It’s is a mild form of gum disease that, if detected early, is treatable and even reversible through a professional dental cleaning. If you ignore gingivitis, it can lead to serious problems, including tooth loss.

At Taylor Cosmetic Dental, we see your dental visit as an important part of prenatal care. You may want to put off elective treatments like teeth-whitening until after you’ve had your baby. We invite you, however, to come in for checkups and cleanings and urge you to call us if you experience problems with your teeth and gums.

Hormonal Changes In Pregnancy Cause Gingivitis

Gingivitis is an inflammation of the gingiva, the part of your gum that touches your teeth.
It’s an uncomfortable condition marked by red, swollen, irritated gums that are tender to the touch and bleed easily when brushing or flossing. Other signs of gingivitis include:

  • Loose teeth
  • Persistent bad breath or unpleasant taste
  • Receding gums

Gingivitis stems from a buildup of plaque, that sticky thin biofilm that forms on our teeth and needs to be brushed away each day. It’s full of bacteria and if it’s not properly removed, it can begin attacking healthy gum tissue.

Because of greater levels of progesterone, pregnant women have an elevated response to plaque. They have more plaque build up than usual and, at the same time, experience more blood-flow to their gums. tI’s a recipe for inflammation.

Plaque contains a lot of bacteria. If it isn’t removed from your teeth, that bacteria attacks your gums, causing them to recede and separate from your teeth. Next, deep pockets form between your guns. The bacteria that are trapped there continue to attack your gums as well as the bone supporting your teeth.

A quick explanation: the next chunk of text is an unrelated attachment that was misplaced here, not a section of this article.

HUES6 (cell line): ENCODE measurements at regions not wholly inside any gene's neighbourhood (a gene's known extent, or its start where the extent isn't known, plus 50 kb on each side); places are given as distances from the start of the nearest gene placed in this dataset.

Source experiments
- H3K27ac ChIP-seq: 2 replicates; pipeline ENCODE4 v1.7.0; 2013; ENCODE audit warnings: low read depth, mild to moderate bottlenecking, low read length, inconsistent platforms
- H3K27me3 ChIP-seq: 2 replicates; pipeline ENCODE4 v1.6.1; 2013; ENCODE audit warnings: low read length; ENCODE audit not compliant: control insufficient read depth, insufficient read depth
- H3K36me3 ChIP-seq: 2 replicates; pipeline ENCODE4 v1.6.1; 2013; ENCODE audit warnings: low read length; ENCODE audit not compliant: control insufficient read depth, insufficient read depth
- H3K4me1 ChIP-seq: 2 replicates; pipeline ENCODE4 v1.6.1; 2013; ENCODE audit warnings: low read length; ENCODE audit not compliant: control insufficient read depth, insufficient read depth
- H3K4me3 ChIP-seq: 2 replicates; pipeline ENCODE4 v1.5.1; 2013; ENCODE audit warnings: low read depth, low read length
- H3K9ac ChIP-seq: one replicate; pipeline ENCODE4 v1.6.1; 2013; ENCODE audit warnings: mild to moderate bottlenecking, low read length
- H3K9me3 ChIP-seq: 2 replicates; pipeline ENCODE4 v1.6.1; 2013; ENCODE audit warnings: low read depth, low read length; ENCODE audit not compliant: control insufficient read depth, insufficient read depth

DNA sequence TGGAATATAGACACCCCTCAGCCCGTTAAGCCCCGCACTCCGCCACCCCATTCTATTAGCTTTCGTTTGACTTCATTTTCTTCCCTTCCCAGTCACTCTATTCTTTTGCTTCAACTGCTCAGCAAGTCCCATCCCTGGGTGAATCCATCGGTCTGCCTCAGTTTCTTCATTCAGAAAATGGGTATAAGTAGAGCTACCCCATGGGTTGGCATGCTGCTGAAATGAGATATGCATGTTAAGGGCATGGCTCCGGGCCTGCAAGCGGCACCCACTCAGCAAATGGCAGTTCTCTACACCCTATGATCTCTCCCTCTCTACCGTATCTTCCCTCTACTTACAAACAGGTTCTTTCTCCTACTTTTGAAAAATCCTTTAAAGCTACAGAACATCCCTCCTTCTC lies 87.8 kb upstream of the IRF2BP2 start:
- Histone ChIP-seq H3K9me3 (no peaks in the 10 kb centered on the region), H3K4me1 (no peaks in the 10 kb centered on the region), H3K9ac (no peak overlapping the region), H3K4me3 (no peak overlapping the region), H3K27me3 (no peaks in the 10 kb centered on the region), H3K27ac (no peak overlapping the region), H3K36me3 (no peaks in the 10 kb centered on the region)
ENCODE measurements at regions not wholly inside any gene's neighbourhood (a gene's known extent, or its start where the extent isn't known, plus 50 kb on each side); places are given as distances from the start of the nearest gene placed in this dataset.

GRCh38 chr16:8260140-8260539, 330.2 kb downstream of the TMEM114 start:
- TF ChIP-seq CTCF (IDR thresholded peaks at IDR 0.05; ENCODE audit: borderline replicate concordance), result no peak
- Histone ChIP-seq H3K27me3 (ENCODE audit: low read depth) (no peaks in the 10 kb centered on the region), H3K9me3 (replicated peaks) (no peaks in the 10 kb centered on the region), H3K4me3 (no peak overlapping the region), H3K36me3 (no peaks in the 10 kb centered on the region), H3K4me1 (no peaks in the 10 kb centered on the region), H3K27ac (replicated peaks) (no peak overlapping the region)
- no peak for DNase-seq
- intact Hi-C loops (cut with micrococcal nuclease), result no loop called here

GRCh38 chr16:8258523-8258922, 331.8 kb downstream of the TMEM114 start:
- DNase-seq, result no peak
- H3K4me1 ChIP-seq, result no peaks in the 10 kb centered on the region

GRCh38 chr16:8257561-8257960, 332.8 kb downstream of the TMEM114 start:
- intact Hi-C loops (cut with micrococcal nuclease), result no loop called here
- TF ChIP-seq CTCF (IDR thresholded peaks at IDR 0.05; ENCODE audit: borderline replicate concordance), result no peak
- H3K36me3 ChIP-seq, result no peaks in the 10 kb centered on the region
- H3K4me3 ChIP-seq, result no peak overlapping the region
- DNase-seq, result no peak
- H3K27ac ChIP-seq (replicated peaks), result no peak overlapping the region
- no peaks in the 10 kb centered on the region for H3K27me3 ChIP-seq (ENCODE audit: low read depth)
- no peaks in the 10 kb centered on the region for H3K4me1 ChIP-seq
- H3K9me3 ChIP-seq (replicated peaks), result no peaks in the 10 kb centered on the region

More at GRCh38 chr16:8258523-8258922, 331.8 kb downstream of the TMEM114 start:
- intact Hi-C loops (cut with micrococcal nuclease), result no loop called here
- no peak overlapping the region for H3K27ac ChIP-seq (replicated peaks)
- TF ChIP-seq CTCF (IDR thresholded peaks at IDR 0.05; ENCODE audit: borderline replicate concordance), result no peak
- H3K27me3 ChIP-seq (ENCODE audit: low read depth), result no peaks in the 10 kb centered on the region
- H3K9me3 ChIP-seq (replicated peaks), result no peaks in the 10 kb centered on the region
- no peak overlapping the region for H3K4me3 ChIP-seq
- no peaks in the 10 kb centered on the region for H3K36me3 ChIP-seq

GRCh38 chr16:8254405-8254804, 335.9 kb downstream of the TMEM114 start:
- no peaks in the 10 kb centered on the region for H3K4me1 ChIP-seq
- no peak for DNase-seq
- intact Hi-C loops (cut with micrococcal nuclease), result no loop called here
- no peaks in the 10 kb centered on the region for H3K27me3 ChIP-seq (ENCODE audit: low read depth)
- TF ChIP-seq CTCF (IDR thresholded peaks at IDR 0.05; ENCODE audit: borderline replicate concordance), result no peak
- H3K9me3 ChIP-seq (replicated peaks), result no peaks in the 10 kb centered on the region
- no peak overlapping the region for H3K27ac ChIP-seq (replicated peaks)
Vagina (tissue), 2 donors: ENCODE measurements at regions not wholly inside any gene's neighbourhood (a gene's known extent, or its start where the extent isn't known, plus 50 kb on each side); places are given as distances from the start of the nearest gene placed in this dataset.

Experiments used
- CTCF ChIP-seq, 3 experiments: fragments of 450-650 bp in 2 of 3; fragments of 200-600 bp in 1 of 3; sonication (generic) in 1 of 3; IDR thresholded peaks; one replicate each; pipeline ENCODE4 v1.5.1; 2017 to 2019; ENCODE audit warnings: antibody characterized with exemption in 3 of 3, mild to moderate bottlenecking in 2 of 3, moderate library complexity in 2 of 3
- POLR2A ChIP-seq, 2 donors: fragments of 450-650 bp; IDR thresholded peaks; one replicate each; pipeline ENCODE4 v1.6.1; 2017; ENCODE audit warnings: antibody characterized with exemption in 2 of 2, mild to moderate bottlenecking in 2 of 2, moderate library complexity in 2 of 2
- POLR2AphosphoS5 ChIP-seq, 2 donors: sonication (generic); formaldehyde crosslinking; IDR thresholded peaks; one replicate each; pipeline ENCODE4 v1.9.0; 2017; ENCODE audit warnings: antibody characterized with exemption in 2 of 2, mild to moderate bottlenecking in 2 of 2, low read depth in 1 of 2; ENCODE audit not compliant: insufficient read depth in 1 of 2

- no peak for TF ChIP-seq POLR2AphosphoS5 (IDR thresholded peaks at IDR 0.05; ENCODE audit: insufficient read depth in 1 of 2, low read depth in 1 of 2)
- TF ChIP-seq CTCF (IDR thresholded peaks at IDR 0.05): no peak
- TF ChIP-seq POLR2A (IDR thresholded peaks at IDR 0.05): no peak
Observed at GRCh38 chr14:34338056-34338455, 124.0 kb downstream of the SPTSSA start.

At this point, gingivitis has progressed into periodontitis, a more serious form of gum disease.

It can cause tooth loss and, according to some studies, even lead to negative birth outcomes like low birth weight or preterm births.

Gingivitis Can Be Treated With a Professional Dental Cleaning

Pregnant women should arrange a checkup to determine whether they have plaque buildup or gingivitis. If these issues are caught early, they can be treated and even reversed. It just takes a professional dental cleaning, including scaling and root-planing. These procedures involve a dentist using an instrument to perform a deep cleaning below the gumline.

In order to protect your teeth while at home, you should brush your teeth twice per day. If you are experiencing gingivitis, you can try a daily warm saltwater rinse, using a ratio of 1 teaspoon of salt to one cup water. The good news is that after your baby is born, your gums usually return to their normal condition.

You Should Treat A Dental Infection While Pregnant

It’s also possible to develop a dental infection while pregnant, generally signaled by a toothache. Your doctor and dentist may agree you should undergo emergency dental treatment like a root canal or tooth-pulling, especially if a tooth is abscessed.

This is because any risk the dental treatment and the accompanying antibiotic pose are insignificant compared to the risk that the dental infection spreads to the patient’s bloodstream. This can make both mother and child very sick.

Consider Timing When Planning Dental Work

In general, the second trimester is the best time for a pregnant woman to undergo dental work. By that time, the baby’s organs are fully formed and she’s hopefully experiencing far less nausea. Routine dental work should still be safe in the third trimester but, by that time, you’re likely to find spending any period of time in a dental chair uncomfortable.

It’s crucial to be vigilant about your dental health when you’re pregnant, because various physiological changes can adversely impact your teeth. Contact us if you have any questions about appropriate dental treatment while you’re expecting.

MAKE AN APPOINTMENT:406.652.9204